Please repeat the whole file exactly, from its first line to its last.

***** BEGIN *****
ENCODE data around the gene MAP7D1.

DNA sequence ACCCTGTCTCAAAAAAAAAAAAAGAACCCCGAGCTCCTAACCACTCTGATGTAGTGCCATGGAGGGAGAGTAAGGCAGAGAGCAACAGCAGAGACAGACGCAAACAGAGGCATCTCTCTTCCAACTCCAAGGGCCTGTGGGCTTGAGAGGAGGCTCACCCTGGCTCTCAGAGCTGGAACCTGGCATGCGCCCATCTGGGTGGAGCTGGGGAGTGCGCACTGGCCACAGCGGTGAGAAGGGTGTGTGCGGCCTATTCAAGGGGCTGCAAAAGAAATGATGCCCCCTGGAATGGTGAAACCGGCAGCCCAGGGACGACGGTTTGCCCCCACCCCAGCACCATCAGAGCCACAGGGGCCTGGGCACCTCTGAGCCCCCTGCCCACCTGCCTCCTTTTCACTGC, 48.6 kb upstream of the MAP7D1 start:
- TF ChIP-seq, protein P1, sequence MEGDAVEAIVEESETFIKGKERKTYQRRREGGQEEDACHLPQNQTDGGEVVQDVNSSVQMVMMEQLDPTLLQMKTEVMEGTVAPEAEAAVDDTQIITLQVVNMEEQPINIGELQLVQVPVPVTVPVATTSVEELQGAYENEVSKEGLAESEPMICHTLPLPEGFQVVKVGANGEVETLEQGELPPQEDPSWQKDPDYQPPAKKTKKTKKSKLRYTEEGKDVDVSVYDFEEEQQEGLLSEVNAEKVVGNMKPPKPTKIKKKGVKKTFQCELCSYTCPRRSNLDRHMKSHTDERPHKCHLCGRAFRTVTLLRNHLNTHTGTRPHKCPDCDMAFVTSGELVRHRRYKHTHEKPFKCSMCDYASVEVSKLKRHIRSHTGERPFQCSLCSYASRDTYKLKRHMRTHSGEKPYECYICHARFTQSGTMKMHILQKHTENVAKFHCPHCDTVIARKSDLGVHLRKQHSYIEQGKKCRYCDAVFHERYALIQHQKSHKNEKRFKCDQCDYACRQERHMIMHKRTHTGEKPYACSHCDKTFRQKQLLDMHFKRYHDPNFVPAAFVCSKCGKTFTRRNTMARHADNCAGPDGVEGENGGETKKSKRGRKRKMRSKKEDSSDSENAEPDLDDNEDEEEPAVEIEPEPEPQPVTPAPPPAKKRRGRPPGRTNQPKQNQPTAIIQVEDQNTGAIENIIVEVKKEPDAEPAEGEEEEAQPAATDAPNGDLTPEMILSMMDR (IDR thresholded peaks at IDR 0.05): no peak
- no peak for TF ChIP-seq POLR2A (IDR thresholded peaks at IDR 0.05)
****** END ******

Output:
ENCODE data around the gene MAP7D1.

DNA sequence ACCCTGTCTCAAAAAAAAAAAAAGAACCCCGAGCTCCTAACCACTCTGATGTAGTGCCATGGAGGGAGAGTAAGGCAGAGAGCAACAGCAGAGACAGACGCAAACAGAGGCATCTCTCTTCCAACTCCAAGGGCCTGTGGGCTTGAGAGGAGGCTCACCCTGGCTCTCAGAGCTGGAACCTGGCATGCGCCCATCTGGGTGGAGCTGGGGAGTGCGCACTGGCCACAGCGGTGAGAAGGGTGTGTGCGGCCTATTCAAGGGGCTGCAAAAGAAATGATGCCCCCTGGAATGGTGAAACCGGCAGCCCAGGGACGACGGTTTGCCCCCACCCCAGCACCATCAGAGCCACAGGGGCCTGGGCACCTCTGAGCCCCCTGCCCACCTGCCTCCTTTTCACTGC, 48.6 kb upstream of the MAP7D1 start:
- TF ChIP-seq, protein P1, sequence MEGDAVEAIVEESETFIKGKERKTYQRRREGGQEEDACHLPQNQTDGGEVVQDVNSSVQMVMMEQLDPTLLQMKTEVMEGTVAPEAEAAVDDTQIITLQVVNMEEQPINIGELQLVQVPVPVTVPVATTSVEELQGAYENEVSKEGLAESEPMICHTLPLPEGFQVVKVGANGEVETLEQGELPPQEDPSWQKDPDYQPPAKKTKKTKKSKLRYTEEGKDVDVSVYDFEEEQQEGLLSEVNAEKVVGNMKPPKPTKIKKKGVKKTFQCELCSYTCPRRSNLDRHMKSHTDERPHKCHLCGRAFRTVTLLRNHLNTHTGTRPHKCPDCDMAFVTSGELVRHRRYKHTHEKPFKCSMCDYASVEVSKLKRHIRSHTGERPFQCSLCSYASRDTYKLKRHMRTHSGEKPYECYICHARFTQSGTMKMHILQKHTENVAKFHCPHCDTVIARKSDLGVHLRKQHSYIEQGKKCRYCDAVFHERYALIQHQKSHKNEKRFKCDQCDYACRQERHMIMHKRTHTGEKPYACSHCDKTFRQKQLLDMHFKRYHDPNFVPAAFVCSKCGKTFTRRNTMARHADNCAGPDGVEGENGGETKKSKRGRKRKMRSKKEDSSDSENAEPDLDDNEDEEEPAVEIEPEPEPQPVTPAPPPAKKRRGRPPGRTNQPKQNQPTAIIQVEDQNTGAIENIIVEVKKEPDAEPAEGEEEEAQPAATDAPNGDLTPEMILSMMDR (IDR thresholded peaks at IDR 0.05): no peak
- no peak for TF ChIP-seq POLR2A (IDR thresholded peaks at IDR 0.05)